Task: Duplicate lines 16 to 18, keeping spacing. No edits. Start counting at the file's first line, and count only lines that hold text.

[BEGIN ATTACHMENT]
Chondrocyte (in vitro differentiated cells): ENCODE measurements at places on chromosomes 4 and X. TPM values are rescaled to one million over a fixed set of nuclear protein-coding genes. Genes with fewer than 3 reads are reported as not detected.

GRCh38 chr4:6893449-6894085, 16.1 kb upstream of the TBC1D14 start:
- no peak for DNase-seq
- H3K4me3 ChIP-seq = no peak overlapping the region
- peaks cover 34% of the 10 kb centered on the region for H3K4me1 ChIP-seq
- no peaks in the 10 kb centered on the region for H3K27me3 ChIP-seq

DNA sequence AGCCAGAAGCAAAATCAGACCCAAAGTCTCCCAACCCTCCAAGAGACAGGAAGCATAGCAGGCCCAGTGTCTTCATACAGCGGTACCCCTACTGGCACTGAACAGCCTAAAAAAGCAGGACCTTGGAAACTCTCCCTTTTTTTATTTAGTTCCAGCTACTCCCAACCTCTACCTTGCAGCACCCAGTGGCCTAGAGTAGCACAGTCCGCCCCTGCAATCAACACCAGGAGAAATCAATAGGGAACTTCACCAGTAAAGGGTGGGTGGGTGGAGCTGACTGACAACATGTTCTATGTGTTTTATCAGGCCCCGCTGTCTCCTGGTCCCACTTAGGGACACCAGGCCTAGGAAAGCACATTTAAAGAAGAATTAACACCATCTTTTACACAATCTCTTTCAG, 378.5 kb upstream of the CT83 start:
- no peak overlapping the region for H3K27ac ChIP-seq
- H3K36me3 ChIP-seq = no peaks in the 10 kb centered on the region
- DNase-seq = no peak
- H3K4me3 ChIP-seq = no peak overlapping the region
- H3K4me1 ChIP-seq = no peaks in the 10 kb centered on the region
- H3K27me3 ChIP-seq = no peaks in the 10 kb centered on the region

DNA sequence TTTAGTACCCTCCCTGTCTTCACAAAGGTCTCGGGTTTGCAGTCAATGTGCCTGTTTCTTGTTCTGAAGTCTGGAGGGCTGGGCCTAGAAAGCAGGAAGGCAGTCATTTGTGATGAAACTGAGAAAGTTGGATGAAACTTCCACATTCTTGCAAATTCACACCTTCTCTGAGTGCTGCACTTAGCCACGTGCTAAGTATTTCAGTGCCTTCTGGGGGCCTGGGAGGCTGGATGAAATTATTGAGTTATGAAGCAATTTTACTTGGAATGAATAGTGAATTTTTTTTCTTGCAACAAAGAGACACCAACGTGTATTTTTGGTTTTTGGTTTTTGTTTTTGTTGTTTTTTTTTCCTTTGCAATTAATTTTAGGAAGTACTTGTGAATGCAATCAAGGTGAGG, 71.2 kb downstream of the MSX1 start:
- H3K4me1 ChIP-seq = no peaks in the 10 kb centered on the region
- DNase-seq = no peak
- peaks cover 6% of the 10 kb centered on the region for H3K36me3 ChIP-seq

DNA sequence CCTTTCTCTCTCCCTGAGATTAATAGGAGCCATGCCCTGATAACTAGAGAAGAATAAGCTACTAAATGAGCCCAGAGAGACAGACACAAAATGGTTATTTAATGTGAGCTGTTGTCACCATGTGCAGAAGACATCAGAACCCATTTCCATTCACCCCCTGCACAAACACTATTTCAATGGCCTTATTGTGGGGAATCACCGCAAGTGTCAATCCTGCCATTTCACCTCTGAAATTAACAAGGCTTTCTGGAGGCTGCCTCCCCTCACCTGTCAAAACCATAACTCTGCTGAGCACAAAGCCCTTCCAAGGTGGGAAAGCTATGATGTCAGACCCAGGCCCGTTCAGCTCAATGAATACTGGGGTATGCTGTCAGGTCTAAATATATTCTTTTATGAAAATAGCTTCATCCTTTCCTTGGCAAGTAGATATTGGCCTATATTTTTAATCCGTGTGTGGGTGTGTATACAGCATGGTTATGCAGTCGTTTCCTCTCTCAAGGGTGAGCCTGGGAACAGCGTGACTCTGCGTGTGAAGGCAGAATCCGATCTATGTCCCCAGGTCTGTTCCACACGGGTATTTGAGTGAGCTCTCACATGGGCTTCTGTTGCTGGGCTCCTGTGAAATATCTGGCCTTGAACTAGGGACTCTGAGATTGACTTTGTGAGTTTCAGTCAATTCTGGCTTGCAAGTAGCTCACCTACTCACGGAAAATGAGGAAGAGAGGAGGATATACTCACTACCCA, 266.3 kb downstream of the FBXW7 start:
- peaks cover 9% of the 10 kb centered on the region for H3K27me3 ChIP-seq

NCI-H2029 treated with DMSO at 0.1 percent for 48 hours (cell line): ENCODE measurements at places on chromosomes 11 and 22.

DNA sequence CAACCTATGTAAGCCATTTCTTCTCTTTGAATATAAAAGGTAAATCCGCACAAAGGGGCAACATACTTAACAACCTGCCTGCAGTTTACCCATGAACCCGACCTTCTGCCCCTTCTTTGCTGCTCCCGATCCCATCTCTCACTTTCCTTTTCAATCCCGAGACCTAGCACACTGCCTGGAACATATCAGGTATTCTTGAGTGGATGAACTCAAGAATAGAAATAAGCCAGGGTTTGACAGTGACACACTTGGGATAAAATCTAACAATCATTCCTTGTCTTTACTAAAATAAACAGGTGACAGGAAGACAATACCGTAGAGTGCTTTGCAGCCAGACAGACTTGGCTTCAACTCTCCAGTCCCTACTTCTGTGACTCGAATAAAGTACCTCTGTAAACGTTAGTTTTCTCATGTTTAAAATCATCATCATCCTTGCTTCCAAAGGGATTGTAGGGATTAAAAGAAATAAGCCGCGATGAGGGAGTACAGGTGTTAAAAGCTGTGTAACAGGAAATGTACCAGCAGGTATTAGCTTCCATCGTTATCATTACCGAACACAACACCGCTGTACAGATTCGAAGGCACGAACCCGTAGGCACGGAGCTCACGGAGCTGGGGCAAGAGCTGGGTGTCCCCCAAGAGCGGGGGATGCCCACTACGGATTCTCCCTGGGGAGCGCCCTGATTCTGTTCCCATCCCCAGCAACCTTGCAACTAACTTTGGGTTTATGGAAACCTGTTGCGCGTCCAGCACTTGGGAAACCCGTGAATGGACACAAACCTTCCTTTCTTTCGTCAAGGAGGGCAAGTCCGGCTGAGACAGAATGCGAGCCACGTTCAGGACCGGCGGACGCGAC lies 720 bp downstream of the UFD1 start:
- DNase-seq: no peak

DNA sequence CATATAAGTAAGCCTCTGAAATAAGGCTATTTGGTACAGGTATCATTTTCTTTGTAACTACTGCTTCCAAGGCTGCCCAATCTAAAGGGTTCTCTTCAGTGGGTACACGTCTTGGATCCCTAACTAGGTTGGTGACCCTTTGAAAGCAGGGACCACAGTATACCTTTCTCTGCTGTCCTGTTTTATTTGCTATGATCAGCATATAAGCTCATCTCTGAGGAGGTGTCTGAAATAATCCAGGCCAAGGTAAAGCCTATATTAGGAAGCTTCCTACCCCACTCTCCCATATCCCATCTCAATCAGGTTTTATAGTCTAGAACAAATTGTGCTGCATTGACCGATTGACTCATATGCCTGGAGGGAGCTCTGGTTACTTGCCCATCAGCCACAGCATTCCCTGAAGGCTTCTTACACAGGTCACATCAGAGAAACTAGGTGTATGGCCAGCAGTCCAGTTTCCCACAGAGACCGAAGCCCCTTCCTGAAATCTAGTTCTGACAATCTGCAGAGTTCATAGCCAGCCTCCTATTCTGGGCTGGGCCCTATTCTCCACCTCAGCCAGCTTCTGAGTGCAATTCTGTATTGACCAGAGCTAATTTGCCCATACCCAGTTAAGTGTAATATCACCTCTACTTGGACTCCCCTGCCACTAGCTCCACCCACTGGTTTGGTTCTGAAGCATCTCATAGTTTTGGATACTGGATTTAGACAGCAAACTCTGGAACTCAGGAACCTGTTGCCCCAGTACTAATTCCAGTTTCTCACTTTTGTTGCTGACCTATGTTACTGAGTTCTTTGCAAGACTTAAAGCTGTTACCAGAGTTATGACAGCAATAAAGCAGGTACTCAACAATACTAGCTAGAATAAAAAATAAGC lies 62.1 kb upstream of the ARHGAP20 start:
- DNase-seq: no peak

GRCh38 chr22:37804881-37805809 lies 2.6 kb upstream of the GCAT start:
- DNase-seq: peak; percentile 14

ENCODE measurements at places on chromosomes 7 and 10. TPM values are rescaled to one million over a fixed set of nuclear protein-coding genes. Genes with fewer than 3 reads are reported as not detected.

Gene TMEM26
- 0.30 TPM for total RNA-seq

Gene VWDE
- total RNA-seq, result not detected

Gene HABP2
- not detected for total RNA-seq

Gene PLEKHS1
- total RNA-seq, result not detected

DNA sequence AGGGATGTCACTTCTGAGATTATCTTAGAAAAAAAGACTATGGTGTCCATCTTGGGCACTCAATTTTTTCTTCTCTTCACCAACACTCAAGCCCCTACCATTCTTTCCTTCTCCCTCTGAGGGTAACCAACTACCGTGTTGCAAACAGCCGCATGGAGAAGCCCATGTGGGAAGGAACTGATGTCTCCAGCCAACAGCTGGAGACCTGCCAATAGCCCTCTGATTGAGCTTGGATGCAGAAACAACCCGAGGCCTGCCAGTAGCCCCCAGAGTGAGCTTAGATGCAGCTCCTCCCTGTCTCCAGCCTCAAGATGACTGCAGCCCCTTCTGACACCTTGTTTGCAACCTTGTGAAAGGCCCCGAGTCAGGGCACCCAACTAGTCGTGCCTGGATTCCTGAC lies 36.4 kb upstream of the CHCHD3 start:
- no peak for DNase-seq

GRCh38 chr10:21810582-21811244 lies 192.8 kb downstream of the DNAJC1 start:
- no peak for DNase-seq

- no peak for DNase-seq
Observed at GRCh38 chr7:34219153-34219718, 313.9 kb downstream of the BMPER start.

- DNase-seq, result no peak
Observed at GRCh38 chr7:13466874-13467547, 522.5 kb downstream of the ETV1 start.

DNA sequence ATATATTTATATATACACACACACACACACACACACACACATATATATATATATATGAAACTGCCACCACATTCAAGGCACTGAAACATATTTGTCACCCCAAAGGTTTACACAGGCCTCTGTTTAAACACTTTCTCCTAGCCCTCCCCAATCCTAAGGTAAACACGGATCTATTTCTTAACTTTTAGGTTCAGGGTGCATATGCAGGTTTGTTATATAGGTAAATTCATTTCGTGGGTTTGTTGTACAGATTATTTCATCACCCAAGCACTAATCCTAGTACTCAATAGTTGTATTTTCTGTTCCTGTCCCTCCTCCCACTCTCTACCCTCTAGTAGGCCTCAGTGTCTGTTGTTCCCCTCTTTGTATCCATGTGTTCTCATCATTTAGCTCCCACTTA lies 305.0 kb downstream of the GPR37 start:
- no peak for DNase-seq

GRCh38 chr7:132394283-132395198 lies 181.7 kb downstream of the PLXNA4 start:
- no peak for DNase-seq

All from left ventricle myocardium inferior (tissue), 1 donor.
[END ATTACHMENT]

- DNase-seq = no peak
- peaks cover 6% of the 10 kb centered on the region for H3K36me3 ChIP-seq

DNA sequence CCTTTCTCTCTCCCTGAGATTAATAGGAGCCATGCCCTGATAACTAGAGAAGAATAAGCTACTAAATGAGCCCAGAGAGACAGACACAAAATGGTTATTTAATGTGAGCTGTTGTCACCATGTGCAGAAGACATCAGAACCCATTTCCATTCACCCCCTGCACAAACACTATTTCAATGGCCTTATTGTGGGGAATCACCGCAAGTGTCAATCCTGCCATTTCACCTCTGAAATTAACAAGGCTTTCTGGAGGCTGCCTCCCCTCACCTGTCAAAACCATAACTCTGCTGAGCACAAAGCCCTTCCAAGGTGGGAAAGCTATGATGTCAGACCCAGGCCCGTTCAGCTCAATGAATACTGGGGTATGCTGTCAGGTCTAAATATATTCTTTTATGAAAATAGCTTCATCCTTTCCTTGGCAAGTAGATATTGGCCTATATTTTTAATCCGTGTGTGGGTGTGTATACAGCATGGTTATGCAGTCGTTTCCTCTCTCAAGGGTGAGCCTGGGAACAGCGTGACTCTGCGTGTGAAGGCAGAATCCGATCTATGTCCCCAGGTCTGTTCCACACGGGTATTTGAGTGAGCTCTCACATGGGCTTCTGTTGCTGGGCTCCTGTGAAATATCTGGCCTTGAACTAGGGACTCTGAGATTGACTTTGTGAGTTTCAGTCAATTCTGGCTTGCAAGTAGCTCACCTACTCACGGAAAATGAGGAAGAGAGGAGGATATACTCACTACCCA, 266.3 kb downstream of the FBXW7 start: